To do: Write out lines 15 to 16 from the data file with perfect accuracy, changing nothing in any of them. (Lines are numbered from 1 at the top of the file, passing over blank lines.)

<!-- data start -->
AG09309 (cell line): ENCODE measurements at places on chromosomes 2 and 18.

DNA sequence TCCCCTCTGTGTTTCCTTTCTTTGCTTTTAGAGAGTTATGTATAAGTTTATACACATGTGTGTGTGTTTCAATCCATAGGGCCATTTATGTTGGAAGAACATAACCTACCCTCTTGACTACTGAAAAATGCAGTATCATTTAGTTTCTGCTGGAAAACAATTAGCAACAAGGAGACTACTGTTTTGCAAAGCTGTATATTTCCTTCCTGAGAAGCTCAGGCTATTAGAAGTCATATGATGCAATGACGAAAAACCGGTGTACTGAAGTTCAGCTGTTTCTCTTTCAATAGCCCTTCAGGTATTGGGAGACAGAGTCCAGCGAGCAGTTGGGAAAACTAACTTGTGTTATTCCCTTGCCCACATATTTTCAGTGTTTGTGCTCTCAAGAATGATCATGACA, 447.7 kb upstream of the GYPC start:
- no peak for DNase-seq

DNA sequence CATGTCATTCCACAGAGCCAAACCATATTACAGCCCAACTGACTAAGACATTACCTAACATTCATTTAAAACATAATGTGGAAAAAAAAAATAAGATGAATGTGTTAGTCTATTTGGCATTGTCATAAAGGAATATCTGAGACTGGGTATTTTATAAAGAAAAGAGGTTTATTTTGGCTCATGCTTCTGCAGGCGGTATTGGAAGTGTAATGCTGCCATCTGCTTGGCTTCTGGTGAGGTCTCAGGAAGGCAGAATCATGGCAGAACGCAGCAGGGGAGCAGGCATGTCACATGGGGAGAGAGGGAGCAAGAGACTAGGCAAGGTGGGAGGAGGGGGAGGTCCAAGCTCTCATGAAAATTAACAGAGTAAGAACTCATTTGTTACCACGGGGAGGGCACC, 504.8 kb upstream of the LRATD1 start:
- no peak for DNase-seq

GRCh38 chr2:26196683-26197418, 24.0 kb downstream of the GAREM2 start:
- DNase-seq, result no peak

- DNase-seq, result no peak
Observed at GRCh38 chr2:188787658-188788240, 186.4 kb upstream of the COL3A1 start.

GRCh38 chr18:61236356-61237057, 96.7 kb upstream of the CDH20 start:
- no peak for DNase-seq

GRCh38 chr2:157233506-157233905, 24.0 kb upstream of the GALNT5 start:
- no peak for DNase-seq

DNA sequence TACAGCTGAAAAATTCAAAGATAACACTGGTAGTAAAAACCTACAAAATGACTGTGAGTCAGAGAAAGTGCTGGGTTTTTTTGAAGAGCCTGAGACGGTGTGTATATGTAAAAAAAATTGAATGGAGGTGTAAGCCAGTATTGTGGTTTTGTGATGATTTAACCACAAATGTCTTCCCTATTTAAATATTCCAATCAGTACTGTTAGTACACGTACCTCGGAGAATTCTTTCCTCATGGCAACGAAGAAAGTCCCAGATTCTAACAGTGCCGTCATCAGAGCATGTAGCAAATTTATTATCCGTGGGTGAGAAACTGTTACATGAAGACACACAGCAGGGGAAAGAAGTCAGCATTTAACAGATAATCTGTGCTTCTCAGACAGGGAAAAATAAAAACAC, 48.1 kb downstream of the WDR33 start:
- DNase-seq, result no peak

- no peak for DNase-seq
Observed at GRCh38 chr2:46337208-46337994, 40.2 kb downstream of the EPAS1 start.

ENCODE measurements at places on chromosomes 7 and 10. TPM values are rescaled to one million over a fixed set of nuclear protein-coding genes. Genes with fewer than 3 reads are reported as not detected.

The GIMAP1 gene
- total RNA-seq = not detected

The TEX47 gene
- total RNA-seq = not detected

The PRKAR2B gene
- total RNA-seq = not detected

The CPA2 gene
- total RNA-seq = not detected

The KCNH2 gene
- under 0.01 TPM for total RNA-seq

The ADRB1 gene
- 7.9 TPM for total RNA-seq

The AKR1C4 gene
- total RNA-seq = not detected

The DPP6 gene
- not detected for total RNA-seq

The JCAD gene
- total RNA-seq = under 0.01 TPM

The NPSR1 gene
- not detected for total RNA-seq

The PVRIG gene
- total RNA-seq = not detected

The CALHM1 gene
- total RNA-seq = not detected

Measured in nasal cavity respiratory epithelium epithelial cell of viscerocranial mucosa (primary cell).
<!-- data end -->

- DNase-seq, result no peak

- no peak for DNase-seq